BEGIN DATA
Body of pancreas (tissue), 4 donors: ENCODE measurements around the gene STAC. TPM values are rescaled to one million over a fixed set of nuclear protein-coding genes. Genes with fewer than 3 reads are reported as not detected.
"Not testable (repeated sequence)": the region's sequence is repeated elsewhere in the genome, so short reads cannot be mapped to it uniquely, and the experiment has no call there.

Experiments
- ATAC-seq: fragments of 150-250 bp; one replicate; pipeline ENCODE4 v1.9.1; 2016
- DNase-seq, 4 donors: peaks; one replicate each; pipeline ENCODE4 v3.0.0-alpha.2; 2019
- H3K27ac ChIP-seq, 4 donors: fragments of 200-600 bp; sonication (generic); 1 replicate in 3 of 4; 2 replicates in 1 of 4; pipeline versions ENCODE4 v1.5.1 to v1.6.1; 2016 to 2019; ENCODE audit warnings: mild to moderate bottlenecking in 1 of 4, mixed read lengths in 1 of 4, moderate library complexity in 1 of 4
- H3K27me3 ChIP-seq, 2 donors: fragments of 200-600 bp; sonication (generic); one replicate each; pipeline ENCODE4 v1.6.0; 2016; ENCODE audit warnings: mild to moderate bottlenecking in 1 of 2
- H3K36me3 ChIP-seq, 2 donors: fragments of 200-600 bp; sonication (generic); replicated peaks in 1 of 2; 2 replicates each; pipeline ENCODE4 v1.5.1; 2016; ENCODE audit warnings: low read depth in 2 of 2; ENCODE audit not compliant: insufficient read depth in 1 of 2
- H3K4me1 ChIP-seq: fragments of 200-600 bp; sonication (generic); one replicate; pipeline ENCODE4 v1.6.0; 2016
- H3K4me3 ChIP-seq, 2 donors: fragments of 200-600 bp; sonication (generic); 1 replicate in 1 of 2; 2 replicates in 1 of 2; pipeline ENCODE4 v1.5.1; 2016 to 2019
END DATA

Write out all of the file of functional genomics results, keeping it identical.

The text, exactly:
Body of pancreas (tissue), 4 donors: ENCODE measurements around the gene STAC. TPM values are rescaled to one million over a fixed set of nuclear protein-coding genes. Genes with fewer than 3 reads are reported as not detected.
"Not testable (repeated sequence)": the region's sequence is repeated elsewhere in the genome, so short reads cannot be mapped to it uniquely, and the experiment has no call there.

Experiments
- ATAC-seq: fragments of 150-250 bp; one replicate; pipeline ENCODE4 v1.9.1; 2016
- DNase-seq, 4 donors: peaks; one replicate each; pipeline ENCODE4 v3.0.0-alpha.2; 2019
- H3K27ac ChIP-seq, 4 donors: fragments of 200-600 bp; sonication (generic); 1 replicate in 3 of 4; 2 replicates in 1 of 4; pipeline versions ENCODE4 v1.5.1 to v1.6.1; 2016 to 2019; ENCODE audit warnings: mild to moderate bottlenecking in 1 of 4, mixed read lengths in 1 of 4, moderate library complexity in 1 of 4
- H3K27me3 ChIP-seq, 2 donors: fragments of 200-600 bp; sonication (generic); one replicate each; pipeline ENCODE4 v1.6.0; 2016; ENCODE audit warnings: mild to moderate bottlenecking in 1 of 2
- H3K36me3 ChIP-seq, 2 donors: fragments of 200-600 bp; sonication (generic); replicated peaks in 1 of 2; 2 replicates each; pipeline ENCODE4 v1.5.1; 2016; ENCODE audit warnings: low read depth in 2 of 2; ENCODE audit not compliant: insufficient read depth in 1 of 2
- H3K4me1 ChIP-seq: fragments of 200-600 bp; sonication (generic); one replicate; pipeline ENCODE4 v1.6.0; 2016
- H3K4me3 ChIP-seq, 2 donors: fragments of 200-600 bp; sonication (generic); 1 replicate in 1 of 2; 2 replicates in 1 of 2; pipeline ENCODE4 v1.5.1; 2016 to 2019